The Transmen-ses campaign aims to tackle the issue of silence and disregard for trans men’s menstruation needs, by mobilising gender sensitive health professionals and gender neutral restrooms in Lucknow.

Read more about the campaign here.

A Computer Science engineer by education, Nitisha started her career in the corporate sector, before realising she wanted to work in the development and social justice space. Since then, she has worked with Teach For India and Care India and is from the founding batch of Indian School of Development Management (ISDM), a one of its kind organisation creating leaders for the development sector through its experiential learning post graduate program.

As a Youth Ki Awaaz Menstrual Health Fellow, Nitisha has started Let’s Talk Period, a campaign to mobilise young people to switch to sustainable period products. She says, “80 lakh women in Delhi use non-biodegradable sanitary products, generate 3000 tonnes of menstrual waste, that takes 500-800 years to decompose; which in turn contributes to the health issues of all menstruators, increased burden of waste management on the city and harmful living environment for all citizens.

Let’s Talk Period aims to change this by

Find out more about her campaign here.

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A former Assistant Secretary with the Ministry of Women and Child Development in West Bengal for three months, Lakshmi Bhavya has been championing the cause of menstrual hygiene in her district. By associating herself with the Lalana Campaign, a holistic menstrual hygiene awareness campaign which is conducted by the Anahat NGO, Lakshmi has been slowly breaking taboos when it comes to periods and menstrual hygiene.

A Gender Rights Activist working with the tribal and marginalized communities in india, Srilekha is a PhD scholar working on understanding body and sexuality among tribal girls, to fill the gaps in research around indigenous women and their stories. Srilekha has worked extensively at the grassroots level with community based organisations, through several advocacy initiatives around Gender, Mental Health, Menstrual Hygiene and Sexual and Reproductive Health Rights (SRHR) for the indigenous in Jharkhand, over the last 6 years.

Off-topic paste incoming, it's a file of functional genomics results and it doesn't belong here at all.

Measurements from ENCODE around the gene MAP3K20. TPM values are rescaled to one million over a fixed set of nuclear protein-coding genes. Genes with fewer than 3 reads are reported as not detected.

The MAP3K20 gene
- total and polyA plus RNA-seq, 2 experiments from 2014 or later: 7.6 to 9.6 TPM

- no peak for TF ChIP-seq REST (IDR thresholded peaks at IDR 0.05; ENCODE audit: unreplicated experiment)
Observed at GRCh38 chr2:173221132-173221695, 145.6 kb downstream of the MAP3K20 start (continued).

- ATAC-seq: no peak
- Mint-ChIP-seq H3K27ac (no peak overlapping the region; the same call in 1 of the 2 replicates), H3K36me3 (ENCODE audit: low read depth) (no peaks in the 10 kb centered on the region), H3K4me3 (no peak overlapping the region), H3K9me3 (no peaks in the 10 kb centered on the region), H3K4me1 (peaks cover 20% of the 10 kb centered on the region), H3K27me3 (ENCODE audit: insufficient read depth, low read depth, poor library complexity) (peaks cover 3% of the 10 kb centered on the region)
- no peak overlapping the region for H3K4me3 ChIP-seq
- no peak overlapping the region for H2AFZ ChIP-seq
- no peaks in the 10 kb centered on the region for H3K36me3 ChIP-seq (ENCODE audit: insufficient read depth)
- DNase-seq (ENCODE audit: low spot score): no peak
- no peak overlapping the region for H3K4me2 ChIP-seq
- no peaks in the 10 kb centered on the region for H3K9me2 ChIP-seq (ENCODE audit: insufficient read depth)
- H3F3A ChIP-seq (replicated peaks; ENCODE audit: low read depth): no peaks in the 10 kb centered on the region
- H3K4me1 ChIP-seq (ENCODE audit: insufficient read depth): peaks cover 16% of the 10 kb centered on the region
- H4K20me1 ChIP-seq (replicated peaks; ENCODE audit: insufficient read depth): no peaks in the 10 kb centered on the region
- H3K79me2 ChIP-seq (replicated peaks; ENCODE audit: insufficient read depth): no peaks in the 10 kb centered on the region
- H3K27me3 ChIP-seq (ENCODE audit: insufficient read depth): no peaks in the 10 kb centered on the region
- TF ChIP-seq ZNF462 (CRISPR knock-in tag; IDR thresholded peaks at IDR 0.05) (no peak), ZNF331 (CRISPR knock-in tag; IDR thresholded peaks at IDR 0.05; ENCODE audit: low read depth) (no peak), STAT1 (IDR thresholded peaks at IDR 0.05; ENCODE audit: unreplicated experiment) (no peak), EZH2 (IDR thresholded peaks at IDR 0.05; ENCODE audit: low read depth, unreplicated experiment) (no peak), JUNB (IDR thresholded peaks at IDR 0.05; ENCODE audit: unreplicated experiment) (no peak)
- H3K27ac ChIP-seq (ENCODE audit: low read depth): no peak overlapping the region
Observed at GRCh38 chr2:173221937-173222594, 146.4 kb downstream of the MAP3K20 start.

Srilekha has also contributed to sustainable livelihood projects and legal aid programs for survivors of sex trafficking. She has been conducting research based programs on maternal health, mental health, gender based violence, sex and sexuality. Her interest lies in conducting workshops for young people on life skills, feminism, gender and sexuality, trauma, resilience and interpersonal relationships.

A Guwahati-based college student pursuing her Masters in Tata Institute of Social Sciences, Bidisha started the #BleedwithDignity campaign on the technology platform, demanding that the Government of Assam install
biodegradable sanitary pad vending machines in all government schools across the state. Her petition on has already gathered support from over 90000 people and continues to grow.

Bidisha was selected in’s flagship program ‘She Creates Change’ having run successful online advocacy
campaigns, which were widely recognised. Through the #BleedwithDignity campaign; she organised and celebrated World Menstrual Hygiene Day, 2019 in Guwahati, Assam by hosting a wall mural by collaborating with local organisations. The initiative was widely covered by national and local media, and the mural was later inaugurated by the event’s chief guest Commissioner of Guwahati Municipal Corporation (GMC) Debeswar Malakar, IAS.